Source: Android Official Blog

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Heartbleed only an issue for Android 4.1.1

Posted by wicked April - 9 - 2014 - Wednesday Comments Off

There has been plenty of talk regarding “Heartbleed” lately. For those who may have somehow missed that story, the simple version is that Heartbleed is a flaw in OpenSSL. But while that is simple to say, this is causing issues for quite a few people. On the flip side, we do have a bit of good news for Android users.

It seems Heartbleed is only causing issues for one specific version of Android. Google recently shared some details on the official Online Security Blog and mentioned how “all versions of Android are immune to CVE-2014-0160 (with the limited exception of Android 4.1.1.)” For reference, CVE-2014-0160 is Heartbleed.

There hasn’t been any specific timeline given as to when an update can be expected for Android 4.1.1. Google said “patching information for Android 4.1.1 is being distributed to Android partners.” Basically, it sounds like Google has the fix ready for 4.1.1 users and it is just a matter of when the partners and carriers are ready to begin the rollouts.

Google has combined some of the numbers in recent distribution reports so it is hard to get an accurate figure here. But that said, according to the numbers coming from earlier this month, Android 4.1.x currently accounts for 34.4 percent of Android usage. We can only hope the patching update rolls out quickly, and that Android 4.1.1 makes up a small percentage of the overall Android 4.1.x figure.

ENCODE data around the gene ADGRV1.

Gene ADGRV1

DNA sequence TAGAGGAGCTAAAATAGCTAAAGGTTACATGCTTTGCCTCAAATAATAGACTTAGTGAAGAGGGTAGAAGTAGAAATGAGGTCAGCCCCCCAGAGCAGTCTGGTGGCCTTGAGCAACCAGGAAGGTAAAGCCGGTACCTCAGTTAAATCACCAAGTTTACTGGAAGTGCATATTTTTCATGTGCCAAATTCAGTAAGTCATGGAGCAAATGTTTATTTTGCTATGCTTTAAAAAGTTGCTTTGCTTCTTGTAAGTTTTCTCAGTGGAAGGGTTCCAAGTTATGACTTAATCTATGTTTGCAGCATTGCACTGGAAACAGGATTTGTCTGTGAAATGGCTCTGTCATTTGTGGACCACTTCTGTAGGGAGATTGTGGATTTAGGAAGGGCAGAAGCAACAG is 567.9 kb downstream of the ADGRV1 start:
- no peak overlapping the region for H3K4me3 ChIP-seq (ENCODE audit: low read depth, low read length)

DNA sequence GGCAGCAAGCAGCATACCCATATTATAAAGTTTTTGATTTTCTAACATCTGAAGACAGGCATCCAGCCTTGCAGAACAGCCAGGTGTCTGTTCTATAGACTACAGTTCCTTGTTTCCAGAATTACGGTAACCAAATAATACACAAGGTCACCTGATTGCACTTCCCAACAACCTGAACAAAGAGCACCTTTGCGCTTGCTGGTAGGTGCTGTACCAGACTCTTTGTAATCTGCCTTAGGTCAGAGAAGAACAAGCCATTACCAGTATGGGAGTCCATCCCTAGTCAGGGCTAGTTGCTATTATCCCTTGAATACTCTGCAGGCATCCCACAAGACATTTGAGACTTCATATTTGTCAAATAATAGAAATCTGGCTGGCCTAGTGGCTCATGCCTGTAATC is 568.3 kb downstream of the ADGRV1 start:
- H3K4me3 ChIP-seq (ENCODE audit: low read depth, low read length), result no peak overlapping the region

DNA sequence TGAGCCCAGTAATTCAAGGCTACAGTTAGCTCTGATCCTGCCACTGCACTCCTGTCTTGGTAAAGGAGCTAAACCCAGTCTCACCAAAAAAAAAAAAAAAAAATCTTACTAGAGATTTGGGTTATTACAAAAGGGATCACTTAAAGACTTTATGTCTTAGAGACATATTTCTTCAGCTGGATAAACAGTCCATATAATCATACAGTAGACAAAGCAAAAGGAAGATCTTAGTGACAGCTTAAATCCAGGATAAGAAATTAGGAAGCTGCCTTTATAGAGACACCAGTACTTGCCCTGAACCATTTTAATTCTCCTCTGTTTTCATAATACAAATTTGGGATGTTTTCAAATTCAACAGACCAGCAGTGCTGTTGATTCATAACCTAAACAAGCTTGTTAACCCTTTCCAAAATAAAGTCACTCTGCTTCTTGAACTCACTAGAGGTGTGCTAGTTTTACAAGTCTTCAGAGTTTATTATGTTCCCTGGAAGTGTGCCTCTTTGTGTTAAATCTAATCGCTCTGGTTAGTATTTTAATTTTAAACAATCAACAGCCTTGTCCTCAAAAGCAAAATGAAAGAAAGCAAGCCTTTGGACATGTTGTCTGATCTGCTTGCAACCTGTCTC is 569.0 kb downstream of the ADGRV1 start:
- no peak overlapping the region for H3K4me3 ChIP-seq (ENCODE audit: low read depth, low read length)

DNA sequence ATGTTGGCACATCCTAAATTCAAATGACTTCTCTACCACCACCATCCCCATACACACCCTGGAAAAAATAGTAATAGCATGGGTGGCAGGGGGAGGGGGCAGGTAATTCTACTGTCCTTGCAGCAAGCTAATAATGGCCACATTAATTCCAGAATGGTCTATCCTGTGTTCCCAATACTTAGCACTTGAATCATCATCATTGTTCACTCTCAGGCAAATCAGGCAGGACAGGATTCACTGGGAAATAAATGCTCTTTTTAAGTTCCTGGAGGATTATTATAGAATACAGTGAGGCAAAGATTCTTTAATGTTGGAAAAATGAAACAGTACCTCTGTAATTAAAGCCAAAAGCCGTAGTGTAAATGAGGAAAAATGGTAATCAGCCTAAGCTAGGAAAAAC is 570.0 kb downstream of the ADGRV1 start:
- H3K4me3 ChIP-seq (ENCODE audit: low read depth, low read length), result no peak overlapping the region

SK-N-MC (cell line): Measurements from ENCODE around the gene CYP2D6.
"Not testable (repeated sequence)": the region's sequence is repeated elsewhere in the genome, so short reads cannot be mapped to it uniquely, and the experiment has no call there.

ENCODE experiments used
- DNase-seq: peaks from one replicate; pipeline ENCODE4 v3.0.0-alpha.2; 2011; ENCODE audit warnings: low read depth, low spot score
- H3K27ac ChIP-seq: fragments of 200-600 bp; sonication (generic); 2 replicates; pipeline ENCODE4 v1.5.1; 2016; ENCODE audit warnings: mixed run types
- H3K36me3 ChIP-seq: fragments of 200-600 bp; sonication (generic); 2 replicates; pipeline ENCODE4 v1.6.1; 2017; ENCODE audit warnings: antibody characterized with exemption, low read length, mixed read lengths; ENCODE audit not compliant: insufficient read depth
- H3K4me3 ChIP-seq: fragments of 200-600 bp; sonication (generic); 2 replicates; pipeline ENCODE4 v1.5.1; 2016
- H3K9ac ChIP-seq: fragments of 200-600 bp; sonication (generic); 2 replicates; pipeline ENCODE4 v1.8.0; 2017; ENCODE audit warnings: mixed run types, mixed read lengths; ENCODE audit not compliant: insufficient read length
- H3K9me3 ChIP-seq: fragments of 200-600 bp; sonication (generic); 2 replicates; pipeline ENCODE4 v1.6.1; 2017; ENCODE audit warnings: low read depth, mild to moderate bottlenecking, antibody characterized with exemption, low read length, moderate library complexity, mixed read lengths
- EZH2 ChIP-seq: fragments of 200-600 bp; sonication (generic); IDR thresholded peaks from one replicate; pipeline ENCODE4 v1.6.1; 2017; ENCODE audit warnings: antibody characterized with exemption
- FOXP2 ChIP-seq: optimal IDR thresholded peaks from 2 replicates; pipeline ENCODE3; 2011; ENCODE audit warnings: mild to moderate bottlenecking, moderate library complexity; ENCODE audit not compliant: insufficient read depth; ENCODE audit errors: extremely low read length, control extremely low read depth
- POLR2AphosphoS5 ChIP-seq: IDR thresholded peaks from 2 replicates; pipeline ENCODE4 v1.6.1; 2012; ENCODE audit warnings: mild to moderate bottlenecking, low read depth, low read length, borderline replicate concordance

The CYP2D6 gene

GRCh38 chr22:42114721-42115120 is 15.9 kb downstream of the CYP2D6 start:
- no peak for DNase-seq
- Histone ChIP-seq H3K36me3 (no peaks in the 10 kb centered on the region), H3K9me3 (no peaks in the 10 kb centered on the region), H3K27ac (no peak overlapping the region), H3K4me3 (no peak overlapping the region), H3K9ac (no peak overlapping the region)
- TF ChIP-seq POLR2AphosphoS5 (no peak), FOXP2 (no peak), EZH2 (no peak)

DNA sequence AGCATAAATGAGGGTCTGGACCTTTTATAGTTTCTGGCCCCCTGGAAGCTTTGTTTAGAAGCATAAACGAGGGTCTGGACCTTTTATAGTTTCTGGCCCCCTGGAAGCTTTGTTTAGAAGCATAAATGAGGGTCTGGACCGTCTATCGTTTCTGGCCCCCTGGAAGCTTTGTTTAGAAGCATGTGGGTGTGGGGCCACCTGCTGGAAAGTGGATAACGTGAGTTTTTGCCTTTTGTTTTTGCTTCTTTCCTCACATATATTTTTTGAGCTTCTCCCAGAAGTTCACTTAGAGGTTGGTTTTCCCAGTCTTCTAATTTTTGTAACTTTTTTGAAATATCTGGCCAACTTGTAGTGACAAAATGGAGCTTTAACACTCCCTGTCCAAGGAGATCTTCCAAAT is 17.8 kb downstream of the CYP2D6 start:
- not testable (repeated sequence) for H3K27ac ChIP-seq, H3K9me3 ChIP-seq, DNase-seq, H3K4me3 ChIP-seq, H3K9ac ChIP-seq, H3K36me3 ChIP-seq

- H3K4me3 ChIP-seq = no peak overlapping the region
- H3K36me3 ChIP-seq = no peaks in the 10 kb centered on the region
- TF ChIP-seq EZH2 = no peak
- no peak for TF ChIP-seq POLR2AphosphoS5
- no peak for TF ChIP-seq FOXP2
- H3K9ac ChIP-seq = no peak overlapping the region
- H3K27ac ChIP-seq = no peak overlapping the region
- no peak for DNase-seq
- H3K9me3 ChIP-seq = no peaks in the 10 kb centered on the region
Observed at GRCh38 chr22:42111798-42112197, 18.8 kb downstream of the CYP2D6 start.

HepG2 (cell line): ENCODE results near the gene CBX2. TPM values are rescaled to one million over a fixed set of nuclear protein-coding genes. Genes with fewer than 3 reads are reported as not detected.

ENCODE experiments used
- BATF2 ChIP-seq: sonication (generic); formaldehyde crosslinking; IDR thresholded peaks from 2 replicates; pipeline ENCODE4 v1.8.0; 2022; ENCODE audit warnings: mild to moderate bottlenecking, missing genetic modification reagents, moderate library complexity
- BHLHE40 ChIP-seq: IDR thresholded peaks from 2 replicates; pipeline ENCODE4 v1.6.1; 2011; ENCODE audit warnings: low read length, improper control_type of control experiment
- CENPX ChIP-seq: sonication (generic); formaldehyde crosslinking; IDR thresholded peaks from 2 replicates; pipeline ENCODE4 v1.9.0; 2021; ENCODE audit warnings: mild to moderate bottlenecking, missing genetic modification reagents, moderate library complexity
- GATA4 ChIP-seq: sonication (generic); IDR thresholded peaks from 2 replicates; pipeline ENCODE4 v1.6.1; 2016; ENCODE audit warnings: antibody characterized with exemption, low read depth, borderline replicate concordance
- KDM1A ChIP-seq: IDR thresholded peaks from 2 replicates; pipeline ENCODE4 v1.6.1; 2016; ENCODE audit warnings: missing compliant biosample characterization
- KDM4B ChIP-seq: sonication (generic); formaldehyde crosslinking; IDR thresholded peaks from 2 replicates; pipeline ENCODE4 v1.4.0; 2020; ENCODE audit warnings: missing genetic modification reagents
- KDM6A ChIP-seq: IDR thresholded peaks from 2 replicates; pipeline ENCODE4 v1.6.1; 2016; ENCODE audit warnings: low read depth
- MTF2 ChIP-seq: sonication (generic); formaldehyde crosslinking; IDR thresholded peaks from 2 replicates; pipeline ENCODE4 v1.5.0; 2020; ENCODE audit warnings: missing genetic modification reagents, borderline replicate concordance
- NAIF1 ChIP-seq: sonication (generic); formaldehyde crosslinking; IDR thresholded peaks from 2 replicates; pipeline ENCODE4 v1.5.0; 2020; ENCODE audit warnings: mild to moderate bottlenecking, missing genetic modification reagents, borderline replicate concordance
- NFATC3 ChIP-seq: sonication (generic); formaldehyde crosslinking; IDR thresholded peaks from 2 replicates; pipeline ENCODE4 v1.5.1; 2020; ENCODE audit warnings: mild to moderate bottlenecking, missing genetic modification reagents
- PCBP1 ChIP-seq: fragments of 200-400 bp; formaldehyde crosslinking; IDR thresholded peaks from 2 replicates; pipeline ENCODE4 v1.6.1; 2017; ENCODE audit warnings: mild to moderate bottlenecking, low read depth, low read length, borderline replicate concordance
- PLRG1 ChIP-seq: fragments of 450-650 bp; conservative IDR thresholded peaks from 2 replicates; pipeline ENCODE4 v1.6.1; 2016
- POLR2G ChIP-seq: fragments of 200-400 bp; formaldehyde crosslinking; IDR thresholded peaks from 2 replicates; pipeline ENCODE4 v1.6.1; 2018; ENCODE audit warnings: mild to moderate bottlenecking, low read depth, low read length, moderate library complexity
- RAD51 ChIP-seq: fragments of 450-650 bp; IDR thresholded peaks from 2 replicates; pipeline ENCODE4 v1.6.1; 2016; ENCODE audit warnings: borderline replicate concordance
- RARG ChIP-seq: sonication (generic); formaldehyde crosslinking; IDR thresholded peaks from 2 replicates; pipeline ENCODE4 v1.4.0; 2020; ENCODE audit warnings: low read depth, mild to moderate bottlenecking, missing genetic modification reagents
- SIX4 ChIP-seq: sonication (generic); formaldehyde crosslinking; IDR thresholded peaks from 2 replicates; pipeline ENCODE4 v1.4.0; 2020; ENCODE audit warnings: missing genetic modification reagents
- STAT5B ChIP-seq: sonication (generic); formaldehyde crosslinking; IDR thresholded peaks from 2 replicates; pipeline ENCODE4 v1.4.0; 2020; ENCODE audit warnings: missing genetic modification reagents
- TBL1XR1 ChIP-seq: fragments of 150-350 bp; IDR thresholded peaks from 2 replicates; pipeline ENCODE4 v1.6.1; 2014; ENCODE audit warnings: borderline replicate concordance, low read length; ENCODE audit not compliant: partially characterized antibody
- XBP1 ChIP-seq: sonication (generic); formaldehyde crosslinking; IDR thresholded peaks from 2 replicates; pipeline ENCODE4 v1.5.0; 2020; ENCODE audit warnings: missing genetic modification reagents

SOURCE: Google Online Security Blog

Updated LastPass app now autofills passwords in Android apps and mobile Chrome browsers

Posted by wicked March - 26 - 2014 - Wednesday Comments Off


LassPass, a fantastic password manager, has updated their Android application to create a much better experience across the Android OS. The new app will now autofill passwords in on your mobile applications, as well as the mobile Chrome browser. Autofilling passwords are already handled by Chrome, but if you use LastPass, you already know that it’s a slightly more secure, easier to manage option.

The biggest advantage now is the autofill option in applications. As long as you’re on Android 4.1 and up, whenever you open an app that has a username and password field, a pop up will appear that will let LastPass fill in your information. Since very few apps offer the ability to save passwords, this will definitely save you a lot of typing.

You can find the updated LastPass app below. The app is a 14 day trial, and you’ll have to subscribe to a LastPass premium service ($12 a year) to continue using it after the trial.

qr code

Play Store Download Link

Come comment on this article: Updated LastPass app now autofills passwords in Android apps and mobile Chrome browsers

Next Android version may have enterprise security in mind